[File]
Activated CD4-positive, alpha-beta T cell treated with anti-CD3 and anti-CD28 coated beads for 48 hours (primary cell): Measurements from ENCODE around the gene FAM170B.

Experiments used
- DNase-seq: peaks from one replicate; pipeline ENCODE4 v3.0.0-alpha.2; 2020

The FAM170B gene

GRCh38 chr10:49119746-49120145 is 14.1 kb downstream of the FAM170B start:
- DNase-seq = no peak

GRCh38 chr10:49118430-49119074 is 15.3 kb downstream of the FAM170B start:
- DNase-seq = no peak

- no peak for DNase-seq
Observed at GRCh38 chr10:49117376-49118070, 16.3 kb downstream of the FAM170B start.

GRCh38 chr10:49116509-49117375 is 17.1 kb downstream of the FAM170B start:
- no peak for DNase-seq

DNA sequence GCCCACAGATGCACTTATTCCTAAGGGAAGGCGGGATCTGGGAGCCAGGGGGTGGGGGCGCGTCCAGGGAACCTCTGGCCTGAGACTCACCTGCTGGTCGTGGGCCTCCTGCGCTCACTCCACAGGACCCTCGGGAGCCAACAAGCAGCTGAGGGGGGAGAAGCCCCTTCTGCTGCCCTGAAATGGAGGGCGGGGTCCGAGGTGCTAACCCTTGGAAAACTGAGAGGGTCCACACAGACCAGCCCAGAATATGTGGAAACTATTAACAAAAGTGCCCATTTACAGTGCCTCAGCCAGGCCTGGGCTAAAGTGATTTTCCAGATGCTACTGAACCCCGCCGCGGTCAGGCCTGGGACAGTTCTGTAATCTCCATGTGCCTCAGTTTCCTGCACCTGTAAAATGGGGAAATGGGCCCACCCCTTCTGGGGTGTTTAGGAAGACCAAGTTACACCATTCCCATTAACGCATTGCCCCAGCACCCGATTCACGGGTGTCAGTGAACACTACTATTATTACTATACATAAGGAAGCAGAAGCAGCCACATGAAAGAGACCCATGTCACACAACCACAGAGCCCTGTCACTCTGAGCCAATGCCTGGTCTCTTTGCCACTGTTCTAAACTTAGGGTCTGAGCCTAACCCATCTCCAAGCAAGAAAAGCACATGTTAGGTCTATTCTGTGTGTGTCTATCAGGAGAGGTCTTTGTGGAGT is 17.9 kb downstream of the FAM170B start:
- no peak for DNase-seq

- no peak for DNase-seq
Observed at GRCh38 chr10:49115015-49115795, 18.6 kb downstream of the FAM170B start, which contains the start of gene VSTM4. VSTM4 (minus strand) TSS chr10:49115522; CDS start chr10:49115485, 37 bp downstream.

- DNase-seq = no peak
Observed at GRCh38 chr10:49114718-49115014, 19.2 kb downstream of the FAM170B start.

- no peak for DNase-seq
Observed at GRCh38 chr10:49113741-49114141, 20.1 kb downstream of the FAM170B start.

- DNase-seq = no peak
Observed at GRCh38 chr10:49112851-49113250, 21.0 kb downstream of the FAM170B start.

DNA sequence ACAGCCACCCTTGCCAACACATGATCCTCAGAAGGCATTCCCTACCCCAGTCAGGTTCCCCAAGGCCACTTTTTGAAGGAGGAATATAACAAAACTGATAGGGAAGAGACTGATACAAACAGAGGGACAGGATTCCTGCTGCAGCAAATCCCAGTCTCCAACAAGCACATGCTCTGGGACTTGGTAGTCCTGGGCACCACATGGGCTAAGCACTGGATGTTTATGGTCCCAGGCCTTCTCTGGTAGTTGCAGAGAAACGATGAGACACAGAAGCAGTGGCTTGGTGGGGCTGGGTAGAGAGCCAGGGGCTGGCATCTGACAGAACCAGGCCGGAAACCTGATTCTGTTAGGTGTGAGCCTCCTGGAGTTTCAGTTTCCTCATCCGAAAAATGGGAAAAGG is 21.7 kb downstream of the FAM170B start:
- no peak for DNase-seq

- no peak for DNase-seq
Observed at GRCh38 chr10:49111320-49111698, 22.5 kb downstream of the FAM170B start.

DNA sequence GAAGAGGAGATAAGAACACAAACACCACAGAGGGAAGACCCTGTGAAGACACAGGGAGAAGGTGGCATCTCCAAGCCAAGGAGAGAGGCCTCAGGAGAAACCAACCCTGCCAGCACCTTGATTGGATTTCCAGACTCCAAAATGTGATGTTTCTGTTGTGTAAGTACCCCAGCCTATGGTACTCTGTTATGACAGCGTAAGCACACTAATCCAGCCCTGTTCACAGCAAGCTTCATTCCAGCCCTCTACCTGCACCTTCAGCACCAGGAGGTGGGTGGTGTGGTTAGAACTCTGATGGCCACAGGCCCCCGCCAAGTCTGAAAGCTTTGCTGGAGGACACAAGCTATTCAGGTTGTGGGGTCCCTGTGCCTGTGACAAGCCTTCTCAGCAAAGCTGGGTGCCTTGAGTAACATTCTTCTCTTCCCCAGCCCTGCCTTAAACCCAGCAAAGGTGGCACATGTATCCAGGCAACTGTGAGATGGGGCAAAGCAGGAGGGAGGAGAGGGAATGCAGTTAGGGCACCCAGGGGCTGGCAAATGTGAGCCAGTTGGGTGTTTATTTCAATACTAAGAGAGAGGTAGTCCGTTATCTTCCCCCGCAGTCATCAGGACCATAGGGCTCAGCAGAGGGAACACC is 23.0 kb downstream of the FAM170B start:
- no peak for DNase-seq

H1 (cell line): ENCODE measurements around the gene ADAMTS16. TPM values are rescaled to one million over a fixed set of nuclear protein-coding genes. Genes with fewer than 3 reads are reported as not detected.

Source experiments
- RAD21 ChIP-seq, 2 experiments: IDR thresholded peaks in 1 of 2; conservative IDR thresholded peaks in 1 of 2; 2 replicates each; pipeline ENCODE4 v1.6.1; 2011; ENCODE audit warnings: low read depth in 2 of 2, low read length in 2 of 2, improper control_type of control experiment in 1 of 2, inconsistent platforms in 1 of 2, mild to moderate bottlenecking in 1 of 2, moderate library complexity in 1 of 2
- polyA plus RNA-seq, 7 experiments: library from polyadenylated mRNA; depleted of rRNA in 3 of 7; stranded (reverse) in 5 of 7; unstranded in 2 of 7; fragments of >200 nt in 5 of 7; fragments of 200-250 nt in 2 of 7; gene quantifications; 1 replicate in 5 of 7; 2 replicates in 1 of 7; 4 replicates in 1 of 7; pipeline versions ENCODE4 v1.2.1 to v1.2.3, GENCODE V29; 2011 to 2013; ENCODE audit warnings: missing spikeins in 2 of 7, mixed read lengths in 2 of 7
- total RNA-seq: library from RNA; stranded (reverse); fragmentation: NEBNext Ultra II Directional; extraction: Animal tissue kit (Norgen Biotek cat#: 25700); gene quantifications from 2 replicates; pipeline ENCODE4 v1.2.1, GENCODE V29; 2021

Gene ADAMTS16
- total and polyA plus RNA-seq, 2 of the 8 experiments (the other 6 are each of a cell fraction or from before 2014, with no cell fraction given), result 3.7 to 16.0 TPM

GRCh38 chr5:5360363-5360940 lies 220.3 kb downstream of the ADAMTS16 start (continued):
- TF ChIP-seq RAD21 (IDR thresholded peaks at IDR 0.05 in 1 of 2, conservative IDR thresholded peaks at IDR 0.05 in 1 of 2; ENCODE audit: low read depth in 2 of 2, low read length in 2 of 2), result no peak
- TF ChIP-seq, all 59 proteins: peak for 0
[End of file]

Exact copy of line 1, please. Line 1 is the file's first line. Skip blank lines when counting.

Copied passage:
Activated CD4-positive, alpha-beta T cell treated with anti-CD3 and anti-CD28 coated beads for 48 hours (primary cell): Measurements from ENCODE around the gene FAM170B.